A warm welcome to all friends visiting the site with a loving invitation to read my personal expressions on movies, music, poetry and life.

Music and Movies are like Ears and Eyes to me and if you also feel the same, then you are going to enjoy every moment spent on my works here, for sure.

Do send in your valuable comments and suggestions as they would be my guide for all the future works.

ENJOY!

 
 
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January 28, 2015 Wednesday     
Ek Baap Chhe BeteMahmood, the most successful comic artist in the history of Hindi cinema, whom distributors insisted to be given a separate individual track in a film despite presence of many big stars, had to deal with a tough personal life unfortunately. And not many know about the versatile actor’s unique film titled EK BAAP CHHE BETE (1978), inspired from his own life story featuring his six sons as suggested by its title and the American wife Tracy playing their respective characters.
Written (story) and directed by the legend himself, the film begins with the words “True Life of Mahmood In A Filmic Way”, boldly showcasing the veteran’s flirting nature resulting in severe personal losses giving an important social message to the audience. And it certainly needs a lot of courage and insight to accept that publically in a project featuring his six grown up sons and wife.
The film has Mausami Chatterjee playing the role of his first wife Madhu and Mrs. Tracy Mahmood herself playing the second (American) wife gracefully (the mother of his two youngest kids). Mahmood’s sons Masood Ali aka Pucky Ali, Maqsood Ali aka Lucky Ali, Maqdoom Ali aka Macky Ali, Masoom Ali, Mansoor Ali and Manzoor Ali play the six brothers in the family who were also seen in films like Kunwara Baap (Macky - 1974), Yehi Hai Zindagi (Lucky – 1977) and Hamare Tumhare (Masood, Lucky - 1979). Later Lucky Ali made a name for himself in the Indi-pop scene of the late 90s and Macky was also seen in a hit song video “Yaaron Sab Dua Karo” sung by Ram Shankar.
With its soundtrack composed by Rajesh Roshan and lyrics by Majrooh Sultanpuri & Mrs. Tracy Mahmood, EK BAAP CHHE BETE has fine songs such as “Ghadi Milan Ki Aayi”, “Daddy Don’t Go” and more sung by Kishore Kumar, Sulakshana Pandit and all kids. In addition it also has a track sung by Mahmood towards the end with the opening lines “Buddhi Teri Chaal Buddhi" along with Sulakshna Pandit, Vijeyta Pandit and Lucky Ali.
Another exciting feature of the film is the long list of entertaining cameos in it by renowned artists like Jaya Bhaduri, Kishore Kumar, I. S. Johar, Keshto Mukherjee, Yogeeta Bali, Shobha Khote, Bindu, Mukri, Mohan Choti, Jr. Mehmood and Nutan in a surprisingly modern avatar.
Produced by Ashok Shinde, though the film might not be rated as a well made attempt looking into the life of a once highly successful film-star father of six sons, EK BAAP CHHE BETE still remains a well intentioned project that makes you meet a different Mahmood willing to accept his mistakes of life honestly, ending on a thoughtful note addressing all the husbands saying,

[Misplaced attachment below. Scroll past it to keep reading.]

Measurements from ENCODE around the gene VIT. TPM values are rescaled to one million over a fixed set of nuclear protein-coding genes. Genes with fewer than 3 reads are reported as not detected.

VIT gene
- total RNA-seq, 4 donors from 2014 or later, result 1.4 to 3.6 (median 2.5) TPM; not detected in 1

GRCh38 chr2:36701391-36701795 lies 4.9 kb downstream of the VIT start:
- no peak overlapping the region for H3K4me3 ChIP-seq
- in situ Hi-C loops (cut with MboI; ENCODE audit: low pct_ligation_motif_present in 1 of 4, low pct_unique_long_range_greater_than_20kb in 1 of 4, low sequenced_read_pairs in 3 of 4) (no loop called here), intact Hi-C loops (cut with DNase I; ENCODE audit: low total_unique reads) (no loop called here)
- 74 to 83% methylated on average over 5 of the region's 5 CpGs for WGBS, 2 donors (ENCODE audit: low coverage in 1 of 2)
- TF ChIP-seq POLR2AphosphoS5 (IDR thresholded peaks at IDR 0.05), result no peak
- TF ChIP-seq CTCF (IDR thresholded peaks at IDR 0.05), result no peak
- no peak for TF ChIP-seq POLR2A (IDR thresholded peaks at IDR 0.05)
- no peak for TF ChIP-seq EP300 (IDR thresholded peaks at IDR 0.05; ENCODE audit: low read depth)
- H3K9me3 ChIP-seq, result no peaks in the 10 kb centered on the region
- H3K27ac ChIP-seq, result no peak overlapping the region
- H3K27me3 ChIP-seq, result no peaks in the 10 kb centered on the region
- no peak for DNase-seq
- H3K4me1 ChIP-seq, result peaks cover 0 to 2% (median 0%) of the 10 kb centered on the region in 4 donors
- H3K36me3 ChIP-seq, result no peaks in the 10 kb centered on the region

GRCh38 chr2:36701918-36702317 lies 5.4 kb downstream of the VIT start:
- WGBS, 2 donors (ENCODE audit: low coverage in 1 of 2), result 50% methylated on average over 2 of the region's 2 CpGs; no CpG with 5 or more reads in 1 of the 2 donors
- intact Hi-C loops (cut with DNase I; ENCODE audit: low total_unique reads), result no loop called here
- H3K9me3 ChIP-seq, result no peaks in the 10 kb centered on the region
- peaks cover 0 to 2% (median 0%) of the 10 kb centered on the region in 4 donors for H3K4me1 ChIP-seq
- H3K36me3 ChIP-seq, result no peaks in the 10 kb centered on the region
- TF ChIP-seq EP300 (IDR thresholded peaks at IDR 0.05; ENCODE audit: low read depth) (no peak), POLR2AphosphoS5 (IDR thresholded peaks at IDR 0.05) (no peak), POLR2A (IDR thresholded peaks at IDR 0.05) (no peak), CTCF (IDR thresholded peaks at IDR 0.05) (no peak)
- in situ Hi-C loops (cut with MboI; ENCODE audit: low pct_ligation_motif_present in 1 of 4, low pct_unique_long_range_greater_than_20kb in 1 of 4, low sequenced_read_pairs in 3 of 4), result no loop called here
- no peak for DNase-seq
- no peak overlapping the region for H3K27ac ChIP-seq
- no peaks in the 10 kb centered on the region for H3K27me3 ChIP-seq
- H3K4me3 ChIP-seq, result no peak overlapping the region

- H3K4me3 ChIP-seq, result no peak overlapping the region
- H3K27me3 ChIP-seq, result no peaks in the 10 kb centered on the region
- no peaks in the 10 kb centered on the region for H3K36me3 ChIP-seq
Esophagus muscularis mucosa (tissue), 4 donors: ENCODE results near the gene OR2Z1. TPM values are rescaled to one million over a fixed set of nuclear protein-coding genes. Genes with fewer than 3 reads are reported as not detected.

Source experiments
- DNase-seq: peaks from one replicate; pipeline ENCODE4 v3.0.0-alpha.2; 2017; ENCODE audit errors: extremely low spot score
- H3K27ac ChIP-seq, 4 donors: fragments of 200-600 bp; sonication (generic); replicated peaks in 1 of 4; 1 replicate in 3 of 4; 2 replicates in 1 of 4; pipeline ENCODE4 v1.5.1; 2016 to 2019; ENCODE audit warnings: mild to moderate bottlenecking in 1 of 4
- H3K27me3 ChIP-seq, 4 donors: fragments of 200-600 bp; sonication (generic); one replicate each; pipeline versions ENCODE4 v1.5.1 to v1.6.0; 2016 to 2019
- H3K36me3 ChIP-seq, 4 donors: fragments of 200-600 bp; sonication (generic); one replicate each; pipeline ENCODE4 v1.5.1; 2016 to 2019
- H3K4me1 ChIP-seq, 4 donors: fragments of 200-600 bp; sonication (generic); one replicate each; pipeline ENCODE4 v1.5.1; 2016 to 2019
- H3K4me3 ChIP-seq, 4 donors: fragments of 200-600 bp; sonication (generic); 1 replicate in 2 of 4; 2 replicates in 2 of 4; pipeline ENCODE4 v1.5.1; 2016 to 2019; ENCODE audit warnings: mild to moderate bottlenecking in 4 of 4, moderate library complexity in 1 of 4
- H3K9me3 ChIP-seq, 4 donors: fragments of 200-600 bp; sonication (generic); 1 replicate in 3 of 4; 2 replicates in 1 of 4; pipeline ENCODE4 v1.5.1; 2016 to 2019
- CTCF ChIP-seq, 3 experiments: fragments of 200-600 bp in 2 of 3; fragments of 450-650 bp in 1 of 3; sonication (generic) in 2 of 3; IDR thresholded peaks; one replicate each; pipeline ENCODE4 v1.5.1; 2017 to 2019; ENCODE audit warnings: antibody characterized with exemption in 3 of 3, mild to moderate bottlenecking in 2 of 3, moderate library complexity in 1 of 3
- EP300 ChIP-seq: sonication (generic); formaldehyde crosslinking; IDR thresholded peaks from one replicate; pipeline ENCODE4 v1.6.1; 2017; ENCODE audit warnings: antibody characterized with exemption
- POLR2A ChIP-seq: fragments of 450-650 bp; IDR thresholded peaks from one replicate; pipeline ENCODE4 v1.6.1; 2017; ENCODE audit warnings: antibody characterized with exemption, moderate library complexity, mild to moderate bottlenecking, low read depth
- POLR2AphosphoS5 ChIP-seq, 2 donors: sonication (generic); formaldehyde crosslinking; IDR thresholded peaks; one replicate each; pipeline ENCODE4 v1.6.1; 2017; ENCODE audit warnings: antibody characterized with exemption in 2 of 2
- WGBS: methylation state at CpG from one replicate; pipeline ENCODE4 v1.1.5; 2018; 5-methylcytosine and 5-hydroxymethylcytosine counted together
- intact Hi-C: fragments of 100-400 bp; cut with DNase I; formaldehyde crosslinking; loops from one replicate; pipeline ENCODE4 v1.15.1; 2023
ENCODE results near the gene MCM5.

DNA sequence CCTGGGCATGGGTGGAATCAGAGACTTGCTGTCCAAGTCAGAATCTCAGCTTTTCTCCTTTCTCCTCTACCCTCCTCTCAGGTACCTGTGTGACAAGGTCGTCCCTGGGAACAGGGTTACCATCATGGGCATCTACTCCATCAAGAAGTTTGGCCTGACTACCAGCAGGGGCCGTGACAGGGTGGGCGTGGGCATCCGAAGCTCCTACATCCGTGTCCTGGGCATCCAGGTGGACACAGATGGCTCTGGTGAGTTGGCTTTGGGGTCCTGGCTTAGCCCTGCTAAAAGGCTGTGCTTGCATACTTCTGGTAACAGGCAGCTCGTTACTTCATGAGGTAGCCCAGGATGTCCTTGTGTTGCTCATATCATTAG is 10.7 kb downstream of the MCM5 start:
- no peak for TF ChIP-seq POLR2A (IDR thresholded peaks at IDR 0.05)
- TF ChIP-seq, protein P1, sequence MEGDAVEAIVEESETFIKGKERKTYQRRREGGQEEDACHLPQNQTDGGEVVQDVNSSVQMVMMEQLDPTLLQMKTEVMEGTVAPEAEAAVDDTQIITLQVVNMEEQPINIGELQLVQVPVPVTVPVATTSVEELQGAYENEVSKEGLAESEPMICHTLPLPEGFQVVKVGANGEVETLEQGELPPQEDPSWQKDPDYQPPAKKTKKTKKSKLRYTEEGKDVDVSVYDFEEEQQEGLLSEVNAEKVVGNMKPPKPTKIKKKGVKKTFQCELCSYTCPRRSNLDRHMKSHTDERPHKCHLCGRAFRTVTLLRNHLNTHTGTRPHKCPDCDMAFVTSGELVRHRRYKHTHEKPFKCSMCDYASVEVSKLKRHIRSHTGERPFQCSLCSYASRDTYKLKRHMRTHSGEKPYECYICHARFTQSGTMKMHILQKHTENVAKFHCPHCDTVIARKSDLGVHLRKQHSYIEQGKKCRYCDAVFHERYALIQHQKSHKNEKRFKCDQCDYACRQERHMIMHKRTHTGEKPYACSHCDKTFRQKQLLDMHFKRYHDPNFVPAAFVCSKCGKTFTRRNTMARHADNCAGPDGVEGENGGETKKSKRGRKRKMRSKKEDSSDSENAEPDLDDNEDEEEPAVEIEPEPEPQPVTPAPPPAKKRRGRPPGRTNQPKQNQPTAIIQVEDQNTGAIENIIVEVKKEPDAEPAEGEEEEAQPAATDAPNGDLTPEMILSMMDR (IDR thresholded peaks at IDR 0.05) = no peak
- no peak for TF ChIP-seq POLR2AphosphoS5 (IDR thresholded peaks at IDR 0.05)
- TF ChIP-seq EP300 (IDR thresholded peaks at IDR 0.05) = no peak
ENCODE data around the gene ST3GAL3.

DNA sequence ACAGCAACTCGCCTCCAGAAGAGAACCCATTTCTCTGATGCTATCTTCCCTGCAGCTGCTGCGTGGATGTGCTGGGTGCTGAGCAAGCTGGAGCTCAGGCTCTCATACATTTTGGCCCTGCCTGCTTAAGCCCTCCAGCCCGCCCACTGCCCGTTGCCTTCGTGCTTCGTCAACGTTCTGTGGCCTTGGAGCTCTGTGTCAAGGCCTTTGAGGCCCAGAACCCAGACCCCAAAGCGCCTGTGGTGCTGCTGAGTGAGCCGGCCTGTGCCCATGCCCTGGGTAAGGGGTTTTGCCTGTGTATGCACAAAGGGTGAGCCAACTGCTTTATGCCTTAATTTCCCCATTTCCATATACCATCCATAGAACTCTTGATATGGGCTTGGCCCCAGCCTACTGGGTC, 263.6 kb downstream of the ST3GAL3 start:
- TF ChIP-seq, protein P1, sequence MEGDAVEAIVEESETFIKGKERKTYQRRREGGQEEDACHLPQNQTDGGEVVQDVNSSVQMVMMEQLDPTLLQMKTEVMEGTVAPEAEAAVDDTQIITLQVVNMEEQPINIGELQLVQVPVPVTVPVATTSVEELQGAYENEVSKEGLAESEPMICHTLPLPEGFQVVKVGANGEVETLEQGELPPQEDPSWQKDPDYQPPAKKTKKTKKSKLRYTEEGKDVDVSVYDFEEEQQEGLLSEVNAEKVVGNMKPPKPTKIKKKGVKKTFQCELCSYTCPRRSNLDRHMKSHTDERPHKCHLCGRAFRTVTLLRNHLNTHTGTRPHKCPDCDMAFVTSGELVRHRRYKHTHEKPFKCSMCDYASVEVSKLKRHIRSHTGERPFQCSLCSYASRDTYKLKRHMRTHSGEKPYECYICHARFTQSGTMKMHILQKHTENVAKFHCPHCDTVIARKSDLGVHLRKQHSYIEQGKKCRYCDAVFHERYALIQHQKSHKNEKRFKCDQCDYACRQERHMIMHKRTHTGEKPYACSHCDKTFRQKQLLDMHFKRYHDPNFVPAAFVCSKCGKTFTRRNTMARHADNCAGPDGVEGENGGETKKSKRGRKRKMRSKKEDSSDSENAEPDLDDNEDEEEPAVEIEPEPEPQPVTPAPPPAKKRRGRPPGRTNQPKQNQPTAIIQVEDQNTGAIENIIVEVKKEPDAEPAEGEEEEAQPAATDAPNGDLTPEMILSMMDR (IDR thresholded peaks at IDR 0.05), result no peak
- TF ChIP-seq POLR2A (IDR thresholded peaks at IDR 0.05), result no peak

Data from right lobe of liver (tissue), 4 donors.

“The End.......... BUT Be Faithful To Your Wife”
Indeed a very sincere and courageous effort from the legendary artist Mahmood.
Cheers!
Tags : Ek Baap Chhe Bete By Mahmood, Mahmood life story movie, Mahmood;s six sons and wife in a film, Mahmood's autobiographical film, Did You Know facts about Bollywood, Amazing unknown facts about Hindi films, Bollywood Trivia at bobbytalkscinema.com
 
 
14 January 2015 / bobbysing /
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Reading about all controversies over Sanjay Leela Bhansali’s RAM-LEELA and Hirani-Aamir’s PK in the recent years, if you think that we have now become more sensitive in the issues related with religion in the present times then you are gravely mistaken as this has been happening since the Golden Era of Hindi films unfortunately.
In 1961 even Dilip Kumar had to face a rather embarrassing scenario when his film GANGA JAMUNA (as actor-producer) got caught in the censor troubles and was asked to make many major cuts. Astonishingly one of those objected scenes was in the climax when Dilip Kumar says ‘Hey Ram’ as his final words before dying. And why it was objected – it should be an obvious guess for anyone knowing the thespian’s original personal backdrop with a different name. The film was later passed after being shown to the then Prime Minister, Pt. Jawaharlal Nehru along with the much needed explanations given by Dilip Kumar himself and is now considered as a cult classic of Hindi Cinema widely.
Kalyug Ki RamayanLater in the late eighties, Manoj Kumar, the man popularly known as Bharat Kumar making films representing the Indian culture brightly embracing its various religions equally, also had to face a strong opposition from the censors as well as the people when he courageously made a satire titled KALYUG KI RAMAYAN in 1987. Starring Prem Chopra, Om Prakash, Madhavi, Bindu, Rajiv Goswami and more it had music by Kalyanji Anandji along with lyrics by Maya Govind, Verma Malick and Manoj Kumar. The storyline pointed towards the changing state of our society more interested in imitating the west forgetting their own traditional values and had an interesting concept of Lord HANUMAN visiting the earth to set a family right. Directed by Babubhai Mistry and edited by Manoj Kumar, every character in the film had a name similar to the ones found in the sacred RAMAYAN and the title role of Pawan Kumar was played by Manoj himself enacting as Lord HANUMAN interacting with everyone as a common man.